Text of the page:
R Programming for Multiple Linear Regression Analysis

In multiple linear regression with R, we step it up from simple linear regression by adding more than one independent variable. Using the LM function, we include multiple variables to predict the dependent variable. With the summary function, we can check the significance and correlation between variables. We’ll show even more complex regression in future videos. Stay tuned! 📈📊 #DataScience #RProgramming

In this video, we will discuss multiple linear regression with R. While simple linear regression involves only one explained variable, multiple linear regression is used when there are more than one explanatory variable. We have previously discussed polynomial regression, which is a special case of multiple linear regression. In R, we can use the LM function to perform multiple linear regression. The dependent variable is on the left side of the tilde symbol, while the independent variables are included on the right side, separated by a plus sign.

Performing Multiple Linear Regression in R 🧮

To demonstrate how to perform multiple linear regression, we will create a data frame with five columns representing different states in the USA: murder, population, illiteracy, income, and FL. Before carrying out the linear regression, we first view the correlation between the variables using the correlation matrix and plot matrix.

VariableMurderPopulationIlliteracyIncomeFL
Murder1-0.23010.704-0.4130.199
Population-0.23011-0.106-0.264-0.051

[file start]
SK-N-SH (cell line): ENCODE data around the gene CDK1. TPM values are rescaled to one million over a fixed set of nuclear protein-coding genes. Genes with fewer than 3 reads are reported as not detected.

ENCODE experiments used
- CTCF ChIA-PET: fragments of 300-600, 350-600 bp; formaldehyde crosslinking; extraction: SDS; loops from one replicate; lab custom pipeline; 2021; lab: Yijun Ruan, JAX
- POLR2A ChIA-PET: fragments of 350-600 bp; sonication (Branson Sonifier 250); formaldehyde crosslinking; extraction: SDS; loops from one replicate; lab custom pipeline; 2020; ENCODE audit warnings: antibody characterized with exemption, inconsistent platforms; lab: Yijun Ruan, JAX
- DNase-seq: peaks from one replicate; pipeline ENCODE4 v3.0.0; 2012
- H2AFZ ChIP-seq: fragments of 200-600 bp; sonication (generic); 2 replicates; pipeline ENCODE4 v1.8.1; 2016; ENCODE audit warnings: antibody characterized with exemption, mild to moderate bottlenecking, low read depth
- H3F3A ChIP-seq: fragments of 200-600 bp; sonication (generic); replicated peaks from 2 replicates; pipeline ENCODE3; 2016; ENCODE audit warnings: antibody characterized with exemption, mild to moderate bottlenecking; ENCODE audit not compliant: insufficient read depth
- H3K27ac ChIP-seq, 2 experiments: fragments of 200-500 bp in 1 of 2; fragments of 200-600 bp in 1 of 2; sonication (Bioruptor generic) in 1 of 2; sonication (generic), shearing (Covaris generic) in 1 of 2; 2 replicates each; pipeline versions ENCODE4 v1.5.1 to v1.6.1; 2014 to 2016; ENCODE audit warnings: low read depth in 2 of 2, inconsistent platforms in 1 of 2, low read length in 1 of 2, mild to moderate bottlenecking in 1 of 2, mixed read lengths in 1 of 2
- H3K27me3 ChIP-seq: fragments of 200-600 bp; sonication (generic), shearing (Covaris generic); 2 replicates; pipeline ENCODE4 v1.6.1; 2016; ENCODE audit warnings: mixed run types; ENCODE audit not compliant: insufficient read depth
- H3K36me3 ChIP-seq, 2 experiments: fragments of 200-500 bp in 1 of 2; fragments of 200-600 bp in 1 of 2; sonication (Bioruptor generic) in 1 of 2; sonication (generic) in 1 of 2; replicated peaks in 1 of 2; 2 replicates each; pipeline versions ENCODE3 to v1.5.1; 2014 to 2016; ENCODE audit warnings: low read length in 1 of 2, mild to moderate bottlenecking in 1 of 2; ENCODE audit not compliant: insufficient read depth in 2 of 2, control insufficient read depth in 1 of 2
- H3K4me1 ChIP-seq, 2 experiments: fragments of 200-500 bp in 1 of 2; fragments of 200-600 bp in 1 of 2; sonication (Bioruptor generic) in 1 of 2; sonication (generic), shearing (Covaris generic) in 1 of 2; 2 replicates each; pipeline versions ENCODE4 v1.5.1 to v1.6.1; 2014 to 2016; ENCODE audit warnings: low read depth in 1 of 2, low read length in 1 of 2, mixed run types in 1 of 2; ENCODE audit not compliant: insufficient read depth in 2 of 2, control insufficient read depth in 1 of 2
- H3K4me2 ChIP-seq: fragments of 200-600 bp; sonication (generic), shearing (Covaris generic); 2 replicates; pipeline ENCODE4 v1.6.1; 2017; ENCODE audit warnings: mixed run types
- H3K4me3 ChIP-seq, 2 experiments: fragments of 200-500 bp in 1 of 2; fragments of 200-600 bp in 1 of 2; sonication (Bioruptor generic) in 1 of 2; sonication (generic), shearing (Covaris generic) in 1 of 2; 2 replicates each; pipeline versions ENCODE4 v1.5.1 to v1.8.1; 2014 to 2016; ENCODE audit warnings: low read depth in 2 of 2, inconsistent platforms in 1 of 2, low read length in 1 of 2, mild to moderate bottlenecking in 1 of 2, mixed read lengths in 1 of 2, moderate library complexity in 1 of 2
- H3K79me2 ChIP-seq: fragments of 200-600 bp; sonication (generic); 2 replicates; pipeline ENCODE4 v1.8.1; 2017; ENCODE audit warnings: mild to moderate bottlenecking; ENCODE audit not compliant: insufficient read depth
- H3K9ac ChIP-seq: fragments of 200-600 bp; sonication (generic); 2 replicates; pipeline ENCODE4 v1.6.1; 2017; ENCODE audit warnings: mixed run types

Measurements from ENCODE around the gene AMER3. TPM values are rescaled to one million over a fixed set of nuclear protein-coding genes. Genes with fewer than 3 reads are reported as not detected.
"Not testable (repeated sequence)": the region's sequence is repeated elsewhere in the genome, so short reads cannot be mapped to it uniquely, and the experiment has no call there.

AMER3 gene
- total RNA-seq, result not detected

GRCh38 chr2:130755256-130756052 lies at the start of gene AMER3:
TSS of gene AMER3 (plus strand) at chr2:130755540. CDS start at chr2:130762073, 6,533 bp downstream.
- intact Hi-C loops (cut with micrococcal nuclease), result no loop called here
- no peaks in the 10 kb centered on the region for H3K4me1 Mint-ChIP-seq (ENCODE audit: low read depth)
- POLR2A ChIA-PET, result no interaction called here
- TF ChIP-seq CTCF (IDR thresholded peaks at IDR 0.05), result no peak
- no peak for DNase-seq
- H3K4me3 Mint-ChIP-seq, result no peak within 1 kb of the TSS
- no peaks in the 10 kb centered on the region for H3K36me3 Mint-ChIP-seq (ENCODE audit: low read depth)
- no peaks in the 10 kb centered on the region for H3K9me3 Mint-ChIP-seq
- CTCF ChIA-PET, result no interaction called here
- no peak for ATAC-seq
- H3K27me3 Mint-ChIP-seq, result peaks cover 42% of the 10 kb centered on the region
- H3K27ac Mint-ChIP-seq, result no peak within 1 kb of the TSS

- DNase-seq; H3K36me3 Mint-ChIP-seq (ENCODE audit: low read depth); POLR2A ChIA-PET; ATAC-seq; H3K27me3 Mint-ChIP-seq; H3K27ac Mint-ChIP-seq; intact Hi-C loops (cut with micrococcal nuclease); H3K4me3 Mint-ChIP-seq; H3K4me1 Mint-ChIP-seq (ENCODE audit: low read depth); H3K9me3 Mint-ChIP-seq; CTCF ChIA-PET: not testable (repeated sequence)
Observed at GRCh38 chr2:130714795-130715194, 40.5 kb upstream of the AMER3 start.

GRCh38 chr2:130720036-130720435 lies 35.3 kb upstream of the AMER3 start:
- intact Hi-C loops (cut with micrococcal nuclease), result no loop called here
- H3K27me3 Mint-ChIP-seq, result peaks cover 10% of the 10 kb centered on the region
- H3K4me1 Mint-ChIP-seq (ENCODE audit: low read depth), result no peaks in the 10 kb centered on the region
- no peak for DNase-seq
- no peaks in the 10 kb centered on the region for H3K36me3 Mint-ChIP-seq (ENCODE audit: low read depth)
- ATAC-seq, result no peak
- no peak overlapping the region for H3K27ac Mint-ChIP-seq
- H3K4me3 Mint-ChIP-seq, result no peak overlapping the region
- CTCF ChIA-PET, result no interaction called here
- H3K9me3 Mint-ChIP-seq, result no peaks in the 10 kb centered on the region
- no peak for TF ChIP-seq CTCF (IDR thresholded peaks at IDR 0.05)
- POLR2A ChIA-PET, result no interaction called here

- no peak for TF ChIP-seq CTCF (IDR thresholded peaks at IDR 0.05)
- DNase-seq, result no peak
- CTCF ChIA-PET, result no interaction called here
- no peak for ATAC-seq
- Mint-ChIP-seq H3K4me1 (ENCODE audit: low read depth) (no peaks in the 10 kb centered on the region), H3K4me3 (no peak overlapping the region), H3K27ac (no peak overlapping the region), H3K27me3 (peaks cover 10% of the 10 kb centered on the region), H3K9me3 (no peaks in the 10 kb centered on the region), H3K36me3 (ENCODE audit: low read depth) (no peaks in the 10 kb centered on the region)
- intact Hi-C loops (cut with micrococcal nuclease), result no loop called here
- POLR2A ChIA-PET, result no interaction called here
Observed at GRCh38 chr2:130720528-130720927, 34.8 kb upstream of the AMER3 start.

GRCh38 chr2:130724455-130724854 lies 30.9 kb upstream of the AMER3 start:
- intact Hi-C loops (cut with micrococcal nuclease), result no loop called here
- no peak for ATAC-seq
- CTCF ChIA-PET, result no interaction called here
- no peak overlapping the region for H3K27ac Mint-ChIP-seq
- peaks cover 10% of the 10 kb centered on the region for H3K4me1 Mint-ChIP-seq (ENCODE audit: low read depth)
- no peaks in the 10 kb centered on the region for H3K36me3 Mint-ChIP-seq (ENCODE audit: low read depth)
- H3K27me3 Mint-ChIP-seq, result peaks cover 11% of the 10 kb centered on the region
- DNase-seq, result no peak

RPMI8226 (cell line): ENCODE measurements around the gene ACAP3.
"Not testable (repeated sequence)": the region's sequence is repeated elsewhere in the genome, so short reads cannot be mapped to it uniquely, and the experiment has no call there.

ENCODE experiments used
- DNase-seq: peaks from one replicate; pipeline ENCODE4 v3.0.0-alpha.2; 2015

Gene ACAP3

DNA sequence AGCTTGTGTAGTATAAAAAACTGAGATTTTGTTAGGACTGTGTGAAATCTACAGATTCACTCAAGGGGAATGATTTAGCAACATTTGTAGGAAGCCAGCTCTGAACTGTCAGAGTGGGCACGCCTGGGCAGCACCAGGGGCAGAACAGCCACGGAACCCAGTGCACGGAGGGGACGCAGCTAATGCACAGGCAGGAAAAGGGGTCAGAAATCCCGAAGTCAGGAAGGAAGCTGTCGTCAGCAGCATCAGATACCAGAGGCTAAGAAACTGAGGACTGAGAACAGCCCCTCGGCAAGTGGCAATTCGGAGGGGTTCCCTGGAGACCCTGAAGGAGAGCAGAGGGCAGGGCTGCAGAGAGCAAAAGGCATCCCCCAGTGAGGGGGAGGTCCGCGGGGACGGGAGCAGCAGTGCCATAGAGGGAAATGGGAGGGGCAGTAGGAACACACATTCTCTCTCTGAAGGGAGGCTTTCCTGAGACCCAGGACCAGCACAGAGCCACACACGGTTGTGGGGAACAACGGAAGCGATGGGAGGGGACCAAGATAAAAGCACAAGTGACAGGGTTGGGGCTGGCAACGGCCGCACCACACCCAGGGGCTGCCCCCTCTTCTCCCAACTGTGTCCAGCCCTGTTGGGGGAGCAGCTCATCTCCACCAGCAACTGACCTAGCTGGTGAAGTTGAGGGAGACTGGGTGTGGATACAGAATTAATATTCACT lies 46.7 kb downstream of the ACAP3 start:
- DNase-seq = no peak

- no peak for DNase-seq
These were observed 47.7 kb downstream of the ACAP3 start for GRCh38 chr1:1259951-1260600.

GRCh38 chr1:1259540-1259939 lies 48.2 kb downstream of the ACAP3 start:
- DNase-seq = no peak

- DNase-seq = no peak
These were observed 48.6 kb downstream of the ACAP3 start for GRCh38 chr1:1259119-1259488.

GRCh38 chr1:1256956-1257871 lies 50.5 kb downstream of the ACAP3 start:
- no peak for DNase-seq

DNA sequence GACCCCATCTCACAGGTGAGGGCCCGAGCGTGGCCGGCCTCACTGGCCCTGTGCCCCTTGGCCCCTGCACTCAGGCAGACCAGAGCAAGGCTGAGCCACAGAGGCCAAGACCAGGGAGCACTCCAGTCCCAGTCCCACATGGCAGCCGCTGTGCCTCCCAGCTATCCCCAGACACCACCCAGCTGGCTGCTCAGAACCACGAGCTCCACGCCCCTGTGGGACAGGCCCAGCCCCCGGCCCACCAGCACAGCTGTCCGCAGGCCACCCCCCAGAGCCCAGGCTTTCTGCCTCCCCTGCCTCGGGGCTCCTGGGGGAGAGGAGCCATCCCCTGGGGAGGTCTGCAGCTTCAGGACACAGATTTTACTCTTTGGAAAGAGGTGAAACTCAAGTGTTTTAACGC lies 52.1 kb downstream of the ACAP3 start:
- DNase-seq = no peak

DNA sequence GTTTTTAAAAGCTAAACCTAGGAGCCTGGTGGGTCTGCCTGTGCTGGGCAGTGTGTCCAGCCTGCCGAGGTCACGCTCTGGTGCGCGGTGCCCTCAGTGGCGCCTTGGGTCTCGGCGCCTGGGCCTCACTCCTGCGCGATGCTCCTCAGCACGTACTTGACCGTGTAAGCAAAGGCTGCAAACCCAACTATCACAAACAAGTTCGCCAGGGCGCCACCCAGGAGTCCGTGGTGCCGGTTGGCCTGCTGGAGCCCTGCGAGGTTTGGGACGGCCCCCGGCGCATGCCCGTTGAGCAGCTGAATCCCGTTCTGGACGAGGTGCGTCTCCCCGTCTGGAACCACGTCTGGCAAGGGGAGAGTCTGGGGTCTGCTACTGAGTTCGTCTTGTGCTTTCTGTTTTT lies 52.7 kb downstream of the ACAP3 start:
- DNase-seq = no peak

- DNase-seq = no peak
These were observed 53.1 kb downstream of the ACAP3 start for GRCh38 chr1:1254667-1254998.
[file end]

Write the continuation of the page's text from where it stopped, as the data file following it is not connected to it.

Illiteracy0.704-0.1061-0.4480.318
Income-0.413-0.264-0.4481-0.117
FL0.199-0.0510.318-0.1171

From the correlation matrix, we can see that murder and illiteracy have a positive correlation of 0.704, while income and murder have a negative correlation of -0.413. The plot matrix shows the density curves for each variable and the single linear regression fit lines between the variable pairs.

Next, we include the four independent variables in the multiple linear regression using the LM function: fit <- LM(Murder ~ Population + Illiteracy + Income + FL). We then use the summary function to view the statistics in the results.

Viewing the Results with Summary Function 📊

The summary function lists the statements that we have run, followed by the residuals with their minimum, first quantile, median, third quantile, and maximum values. The coefficient estimates are then listed, including the intercept and the coefficients for each independent variable. These estimates represent the increase in the dependent variable with respect to a one-unit change in the independent variable, holding all other independent variables constant.

VariableCoefficient EstimateStandard ErrorT ValueP Value
Intercept0.8281.0290.8050.424
Population-0.0050.002-2.2380.029*
Illiteracy4.1460.6106.7910.000***
Income-0.0690.021-3.3030.002**
FL-0.2910.117-2.4850.016*

From the coefficient estimates, we can see that illiteracy has the largest coefficient, indicating that an increase in illiteracy by one unit is associated with an increase in murder rate by 4.146 units, holding all other variables constant. Population and income are not significant, while FL has a negative coefficient, indicating that an increase in FL is associated with a decrease in murder rate. The results also show the residual standard error, multiple r², and the F statistic

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